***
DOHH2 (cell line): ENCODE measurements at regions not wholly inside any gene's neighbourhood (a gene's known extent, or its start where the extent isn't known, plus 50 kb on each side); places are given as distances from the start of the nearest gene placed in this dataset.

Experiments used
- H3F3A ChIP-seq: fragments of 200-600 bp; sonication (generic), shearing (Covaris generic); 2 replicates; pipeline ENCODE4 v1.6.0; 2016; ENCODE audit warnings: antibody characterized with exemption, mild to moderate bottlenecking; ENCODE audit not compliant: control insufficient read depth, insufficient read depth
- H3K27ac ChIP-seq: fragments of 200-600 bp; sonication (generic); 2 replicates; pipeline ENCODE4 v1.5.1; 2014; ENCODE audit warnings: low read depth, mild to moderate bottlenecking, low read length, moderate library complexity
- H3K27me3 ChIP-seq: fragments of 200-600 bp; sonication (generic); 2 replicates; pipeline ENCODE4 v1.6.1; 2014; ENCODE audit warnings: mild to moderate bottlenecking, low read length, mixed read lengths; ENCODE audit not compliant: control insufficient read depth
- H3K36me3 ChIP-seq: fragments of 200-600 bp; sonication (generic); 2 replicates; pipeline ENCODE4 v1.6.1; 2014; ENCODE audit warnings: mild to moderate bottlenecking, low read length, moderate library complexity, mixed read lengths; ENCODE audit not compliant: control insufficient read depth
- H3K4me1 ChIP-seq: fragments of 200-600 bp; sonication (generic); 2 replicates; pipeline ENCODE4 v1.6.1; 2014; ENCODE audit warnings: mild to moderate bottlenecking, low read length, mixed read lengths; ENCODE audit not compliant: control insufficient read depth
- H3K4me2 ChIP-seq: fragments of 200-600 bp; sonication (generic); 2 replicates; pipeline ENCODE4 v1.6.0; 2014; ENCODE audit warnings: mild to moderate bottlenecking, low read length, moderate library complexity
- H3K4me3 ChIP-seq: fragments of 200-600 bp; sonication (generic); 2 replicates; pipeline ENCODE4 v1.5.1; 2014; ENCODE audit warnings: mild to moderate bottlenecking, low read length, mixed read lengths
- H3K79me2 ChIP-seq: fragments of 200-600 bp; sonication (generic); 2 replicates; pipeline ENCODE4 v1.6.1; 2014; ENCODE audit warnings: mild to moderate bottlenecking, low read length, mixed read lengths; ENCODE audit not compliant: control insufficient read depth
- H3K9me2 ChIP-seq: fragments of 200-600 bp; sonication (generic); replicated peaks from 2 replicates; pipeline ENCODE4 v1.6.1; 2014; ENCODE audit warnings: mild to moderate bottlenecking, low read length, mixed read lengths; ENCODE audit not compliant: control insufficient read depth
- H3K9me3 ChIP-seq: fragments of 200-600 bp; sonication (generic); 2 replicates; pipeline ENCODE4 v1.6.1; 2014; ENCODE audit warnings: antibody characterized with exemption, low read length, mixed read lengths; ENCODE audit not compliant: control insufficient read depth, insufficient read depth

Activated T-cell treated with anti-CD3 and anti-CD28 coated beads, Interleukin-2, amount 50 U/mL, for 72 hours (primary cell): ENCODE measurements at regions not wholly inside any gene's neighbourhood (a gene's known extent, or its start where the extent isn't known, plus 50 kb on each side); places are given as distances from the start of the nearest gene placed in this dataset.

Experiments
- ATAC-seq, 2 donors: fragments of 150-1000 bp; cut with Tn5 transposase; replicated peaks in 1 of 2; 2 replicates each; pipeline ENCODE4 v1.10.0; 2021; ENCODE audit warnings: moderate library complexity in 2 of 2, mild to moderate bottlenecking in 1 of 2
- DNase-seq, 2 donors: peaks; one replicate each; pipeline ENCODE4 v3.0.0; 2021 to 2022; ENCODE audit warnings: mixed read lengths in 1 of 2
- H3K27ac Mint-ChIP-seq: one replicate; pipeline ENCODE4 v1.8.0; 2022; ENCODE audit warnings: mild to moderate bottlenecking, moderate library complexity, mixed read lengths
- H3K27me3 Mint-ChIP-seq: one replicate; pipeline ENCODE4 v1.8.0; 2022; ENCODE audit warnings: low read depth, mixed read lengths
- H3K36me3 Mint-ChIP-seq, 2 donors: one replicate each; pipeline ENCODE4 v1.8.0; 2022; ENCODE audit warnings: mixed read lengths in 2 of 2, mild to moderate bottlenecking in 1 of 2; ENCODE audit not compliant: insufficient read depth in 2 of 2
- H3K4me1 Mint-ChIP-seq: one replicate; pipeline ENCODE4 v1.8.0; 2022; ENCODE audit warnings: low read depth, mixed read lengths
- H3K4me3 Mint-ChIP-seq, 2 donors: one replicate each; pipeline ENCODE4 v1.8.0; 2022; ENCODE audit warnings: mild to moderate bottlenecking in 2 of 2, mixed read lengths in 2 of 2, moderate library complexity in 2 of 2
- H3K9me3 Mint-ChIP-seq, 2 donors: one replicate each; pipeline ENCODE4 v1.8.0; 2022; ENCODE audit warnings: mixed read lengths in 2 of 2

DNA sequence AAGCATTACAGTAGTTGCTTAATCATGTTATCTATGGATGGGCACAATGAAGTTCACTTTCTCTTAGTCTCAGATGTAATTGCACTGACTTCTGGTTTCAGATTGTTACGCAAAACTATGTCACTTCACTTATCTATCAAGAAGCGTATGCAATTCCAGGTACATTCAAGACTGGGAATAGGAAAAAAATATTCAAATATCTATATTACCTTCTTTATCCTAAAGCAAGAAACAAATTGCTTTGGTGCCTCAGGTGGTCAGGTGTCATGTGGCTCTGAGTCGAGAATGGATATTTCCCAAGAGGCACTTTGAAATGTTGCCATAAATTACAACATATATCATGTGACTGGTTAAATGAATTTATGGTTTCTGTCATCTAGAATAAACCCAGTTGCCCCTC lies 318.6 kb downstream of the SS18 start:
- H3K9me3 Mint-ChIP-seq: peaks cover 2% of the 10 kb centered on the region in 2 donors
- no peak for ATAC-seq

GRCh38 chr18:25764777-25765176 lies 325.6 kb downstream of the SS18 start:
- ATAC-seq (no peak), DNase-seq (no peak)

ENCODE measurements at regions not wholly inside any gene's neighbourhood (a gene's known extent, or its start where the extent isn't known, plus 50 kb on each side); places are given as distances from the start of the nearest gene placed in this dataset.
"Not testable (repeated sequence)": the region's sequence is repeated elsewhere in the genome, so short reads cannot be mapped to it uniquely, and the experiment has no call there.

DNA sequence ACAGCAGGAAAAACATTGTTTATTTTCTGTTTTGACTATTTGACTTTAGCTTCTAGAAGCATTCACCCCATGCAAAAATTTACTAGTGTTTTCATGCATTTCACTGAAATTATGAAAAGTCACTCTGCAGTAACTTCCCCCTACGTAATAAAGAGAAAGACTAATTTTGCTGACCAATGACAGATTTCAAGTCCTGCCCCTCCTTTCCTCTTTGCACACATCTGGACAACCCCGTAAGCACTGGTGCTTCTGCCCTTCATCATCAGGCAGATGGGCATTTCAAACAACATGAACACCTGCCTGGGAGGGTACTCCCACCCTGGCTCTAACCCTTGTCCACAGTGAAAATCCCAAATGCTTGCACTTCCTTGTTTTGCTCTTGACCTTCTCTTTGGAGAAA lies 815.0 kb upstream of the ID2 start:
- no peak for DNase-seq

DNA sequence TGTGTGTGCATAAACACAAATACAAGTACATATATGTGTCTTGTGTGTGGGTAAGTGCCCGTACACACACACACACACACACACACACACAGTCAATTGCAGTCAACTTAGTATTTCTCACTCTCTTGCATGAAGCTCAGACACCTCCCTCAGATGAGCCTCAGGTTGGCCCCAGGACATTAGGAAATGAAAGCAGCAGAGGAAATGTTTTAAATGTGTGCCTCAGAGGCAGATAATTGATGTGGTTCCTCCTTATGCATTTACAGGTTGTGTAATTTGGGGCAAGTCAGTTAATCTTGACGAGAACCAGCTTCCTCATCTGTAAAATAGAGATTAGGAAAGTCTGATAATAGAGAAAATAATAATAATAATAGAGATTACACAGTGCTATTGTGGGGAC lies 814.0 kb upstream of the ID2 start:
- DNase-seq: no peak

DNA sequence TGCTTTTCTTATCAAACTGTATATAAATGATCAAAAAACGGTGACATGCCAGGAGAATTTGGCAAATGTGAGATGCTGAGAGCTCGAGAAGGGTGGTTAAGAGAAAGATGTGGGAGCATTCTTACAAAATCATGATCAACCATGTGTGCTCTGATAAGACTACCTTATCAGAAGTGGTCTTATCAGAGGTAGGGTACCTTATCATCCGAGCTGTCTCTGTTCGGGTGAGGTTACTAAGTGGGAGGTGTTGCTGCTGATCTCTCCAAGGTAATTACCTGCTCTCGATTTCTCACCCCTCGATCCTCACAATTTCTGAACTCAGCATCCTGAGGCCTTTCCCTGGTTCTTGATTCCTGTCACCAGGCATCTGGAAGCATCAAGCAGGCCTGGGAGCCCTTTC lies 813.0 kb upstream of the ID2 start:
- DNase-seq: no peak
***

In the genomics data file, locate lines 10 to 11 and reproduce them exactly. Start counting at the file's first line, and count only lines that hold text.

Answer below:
- H3K79me2 ChIP-seq: fragments of 200-600 bp; sonication (generic); 2 replicates; pipeline ENCODE4 v1.6.1; 2014; ENCODE audit warnings: mild to moderate bottlenecking, low read length, mixed read lengths; ENCODE audit not compliant: control insufficient read depth
- H3K9me2 ChIP-seq: fragments of 200-600 bp; sonication (generic); replicated peaks from 2 replicates; pipeline ENCODE4 v1.6.1; 2014; ENCODE audit warnings: mild to moderate bottlenecking, low read length, mixed read lengths; ENCODE audit not compliant: control insufficient read depth